The Court of Appeal has ruled that the roles of Asda retail workers and distribution workers are comparable for the purposes of an equal pay claim. The ruling is the latest setback for Asda in a high profile dispute about equal pay within its workforce. They have said that they plan to appeal the finding to the Supreme Court.
Equal pay claims compare the role of the claimant with a comparable worker of the opposite sex within an employer and determines whether the roles are equal work or of equal value and the employer is unable to justify the disparity, it is unlawful not to pay them the same.
Asda pays its store staff less than its workers in the warehouse. The store workers are predominately women, while the warehouse staff are mainly men. Over 15,000 store staff are claiming that they should be paid the same as the workers in the warehouse. As the two roles in question are not the same, the store staff need to compare the two roles and demonstrate that their work is of equal value to that of the warehouse workers.
Although the case is still in its preliminary stages, the impact of this finding is potentially very significant. The ruling made it clear that the Courts are prepared to compare roles which, on the face of it, are seemingly different. The Court was swayed by the common terms and conditions which Asda applies to all of its staff, wherever they work, and the fact that the same executive board had ultimate oversight over pay for both sets of workers and had the ability to introduce parity, should it so choose.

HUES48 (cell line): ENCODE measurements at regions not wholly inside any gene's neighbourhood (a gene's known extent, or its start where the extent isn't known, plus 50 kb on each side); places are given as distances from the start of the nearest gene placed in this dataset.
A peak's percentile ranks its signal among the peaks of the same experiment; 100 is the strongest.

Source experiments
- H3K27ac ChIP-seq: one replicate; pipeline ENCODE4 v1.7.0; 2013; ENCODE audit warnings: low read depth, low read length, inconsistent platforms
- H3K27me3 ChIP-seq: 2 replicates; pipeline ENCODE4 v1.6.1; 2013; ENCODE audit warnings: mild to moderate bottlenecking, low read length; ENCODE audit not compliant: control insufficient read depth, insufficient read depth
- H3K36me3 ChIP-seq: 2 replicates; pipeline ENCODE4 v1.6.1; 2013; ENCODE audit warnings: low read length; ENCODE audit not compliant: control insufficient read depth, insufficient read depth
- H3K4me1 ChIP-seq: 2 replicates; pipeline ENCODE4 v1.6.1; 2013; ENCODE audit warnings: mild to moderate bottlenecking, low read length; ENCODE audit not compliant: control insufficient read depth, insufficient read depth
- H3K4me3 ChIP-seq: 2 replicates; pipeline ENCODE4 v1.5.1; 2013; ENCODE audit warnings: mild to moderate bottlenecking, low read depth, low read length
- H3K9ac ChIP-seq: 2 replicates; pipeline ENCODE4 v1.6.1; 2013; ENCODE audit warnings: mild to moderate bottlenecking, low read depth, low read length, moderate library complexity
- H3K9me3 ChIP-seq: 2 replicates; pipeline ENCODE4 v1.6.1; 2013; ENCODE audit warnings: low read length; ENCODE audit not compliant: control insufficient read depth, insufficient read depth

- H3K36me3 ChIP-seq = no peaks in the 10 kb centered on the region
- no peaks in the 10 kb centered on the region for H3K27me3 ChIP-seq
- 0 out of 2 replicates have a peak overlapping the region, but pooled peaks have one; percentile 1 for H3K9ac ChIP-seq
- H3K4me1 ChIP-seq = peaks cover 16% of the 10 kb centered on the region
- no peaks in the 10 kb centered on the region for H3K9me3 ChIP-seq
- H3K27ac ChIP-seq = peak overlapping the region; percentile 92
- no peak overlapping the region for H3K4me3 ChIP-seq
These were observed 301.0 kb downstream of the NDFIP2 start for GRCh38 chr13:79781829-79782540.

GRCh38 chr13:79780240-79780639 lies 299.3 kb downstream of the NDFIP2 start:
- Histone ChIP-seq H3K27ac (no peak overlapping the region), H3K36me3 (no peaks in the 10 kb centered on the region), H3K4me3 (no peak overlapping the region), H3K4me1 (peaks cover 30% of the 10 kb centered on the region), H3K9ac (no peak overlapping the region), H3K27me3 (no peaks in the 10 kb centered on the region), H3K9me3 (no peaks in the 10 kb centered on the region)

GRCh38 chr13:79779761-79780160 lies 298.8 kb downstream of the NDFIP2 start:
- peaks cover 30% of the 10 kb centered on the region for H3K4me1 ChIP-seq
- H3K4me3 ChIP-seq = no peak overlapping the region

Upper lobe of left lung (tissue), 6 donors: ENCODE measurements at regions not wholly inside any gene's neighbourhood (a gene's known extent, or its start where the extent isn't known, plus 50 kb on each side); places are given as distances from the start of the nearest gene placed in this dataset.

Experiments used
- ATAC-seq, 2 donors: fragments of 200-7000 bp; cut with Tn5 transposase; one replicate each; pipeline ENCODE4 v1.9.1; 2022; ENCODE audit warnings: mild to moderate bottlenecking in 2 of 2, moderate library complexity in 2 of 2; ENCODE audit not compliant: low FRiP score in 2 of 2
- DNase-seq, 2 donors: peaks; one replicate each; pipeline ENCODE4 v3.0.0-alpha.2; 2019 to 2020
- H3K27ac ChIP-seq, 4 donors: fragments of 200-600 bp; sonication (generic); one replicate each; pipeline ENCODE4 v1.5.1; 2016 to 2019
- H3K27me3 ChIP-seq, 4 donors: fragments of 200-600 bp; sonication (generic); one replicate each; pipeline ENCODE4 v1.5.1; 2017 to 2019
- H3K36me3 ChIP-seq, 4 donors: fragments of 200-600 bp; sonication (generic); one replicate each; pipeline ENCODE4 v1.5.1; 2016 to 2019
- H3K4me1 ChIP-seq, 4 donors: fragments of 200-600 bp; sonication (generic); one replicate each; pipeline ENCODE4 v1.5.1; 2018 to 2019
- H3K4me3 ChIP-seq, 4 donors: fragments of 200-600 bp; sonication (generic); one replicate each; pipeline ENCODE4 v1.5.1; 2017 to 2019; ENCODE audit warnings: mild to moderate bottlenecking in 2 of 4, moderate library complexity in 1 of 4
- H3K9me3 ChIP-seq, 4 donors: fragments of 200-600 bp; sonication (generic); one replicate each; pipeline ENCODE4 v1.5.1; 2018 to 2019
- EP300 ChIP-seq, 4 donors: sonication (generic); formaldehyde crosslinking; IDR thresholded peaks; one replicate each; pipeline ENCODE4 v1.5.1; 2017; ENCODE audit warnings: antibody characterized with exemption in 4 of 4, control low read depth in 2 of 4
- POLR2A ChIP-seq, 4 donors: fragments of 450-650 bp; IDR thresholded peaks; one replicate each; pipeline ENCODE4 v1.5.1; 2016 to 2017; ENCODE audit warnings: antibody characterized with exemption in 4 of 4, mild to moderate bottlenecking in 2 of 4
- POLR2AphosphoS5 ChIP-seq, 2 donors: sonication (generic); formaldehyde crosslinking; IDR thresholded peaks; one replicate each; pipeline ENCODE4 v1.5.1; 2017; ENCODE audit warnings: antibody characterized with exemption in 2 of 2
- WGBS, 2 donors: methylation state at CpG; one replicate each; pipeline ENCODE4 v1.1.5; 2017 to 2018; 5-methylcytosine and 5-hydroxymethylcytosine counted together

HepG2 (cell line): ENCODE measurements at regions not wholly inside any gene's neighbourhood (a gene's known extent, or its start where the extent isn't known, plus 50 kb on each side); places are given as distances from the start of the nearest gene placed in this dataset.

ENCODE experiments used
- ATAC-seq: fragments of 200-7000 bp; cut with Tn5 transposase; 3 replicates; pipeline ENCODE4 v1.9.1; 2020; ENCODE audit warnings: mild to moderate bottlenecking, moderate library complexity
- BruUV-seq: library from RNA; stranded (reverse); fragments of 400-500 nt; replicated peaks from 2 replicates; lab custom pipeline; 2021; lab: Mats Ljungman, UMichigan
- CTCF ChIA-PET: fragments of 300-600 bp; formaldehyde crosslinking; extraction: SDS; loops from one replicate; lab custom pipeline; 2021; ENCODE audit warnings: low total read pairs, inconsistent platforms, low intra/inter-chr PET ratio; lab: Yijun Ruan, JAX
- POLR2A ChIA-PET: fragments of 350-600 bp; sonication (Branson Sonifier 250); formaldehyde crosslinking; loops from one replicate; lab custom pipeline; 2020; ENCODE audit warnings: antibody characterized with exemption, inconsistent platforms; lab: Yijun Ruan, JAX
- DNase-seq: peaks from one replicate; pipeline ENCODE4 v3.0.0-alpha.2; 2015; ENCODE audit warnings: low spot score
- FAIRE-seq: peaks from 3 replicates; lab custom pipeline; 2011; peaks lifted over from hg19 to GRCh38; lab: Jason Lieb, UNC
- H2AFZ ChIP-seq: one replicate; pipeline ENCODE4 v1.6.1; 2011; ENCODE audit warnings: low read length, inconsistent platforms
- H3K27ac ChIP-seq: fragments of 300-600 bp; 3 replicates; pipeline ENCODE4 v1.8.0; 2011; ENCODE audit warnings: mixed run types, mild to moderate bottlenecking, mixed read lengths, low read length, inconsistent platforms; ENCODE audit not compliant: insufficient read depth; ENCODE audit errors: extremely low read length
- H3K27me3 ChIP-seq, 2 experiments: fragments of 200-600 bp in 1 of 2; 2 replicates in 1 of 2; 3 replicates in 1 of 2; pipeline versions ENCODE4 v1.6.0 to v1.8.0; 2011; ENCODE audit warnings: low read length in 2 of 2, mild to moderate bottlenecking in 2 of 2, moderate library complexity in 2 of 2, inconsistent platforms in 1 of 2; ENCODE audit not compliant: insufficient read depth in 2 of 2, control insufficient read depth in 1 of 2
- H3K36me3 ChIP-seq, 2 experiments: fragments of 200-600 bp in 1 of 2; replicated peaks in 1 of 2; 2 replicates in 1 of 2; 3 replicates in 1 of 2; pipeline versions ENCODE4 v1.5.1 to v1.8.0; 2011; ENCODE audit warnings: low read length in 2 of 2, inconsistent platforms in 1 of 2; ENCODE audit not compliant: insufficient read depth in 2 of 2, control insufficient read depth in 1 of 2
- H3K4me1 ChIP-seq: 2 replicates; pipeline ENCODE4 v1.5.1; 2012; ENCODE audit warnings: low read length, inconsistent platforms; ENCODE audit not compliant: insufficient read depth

The Court of Appeal's ruling is only the first stage in the legal proceedings. Asda has been appealing the Employment Tribunal's and Employment Appeal Tribunal's preliminary findings that the warehouse and store roles were suitable for comparison. If the Supreme Court refuses to hear Asda’s appeal or if Asda is unsuccessful in the Supreme Court, then the case will be remitted to the Employment Tribunal to compare the roles and determine whether the two roles are in fact of equal value. If they are found to be of equal value, Asda will have to demonstrate non-discriminatory reasons that justify the pay discrepancy. If they are unable to do so, they will face paying the store staff back pay of up to six years, which is likely to cost tens of millions.
Without a doubt, large retailers will be watching the progress of this case very carefully. If the store workers are ultimately successful, it is likely to open the floodgates for similar claims from other such workers. However, large employers in other sectors who have a similar pay decision-making structure may be vulnerable to similar claims that different roles within their organisation are of equal value.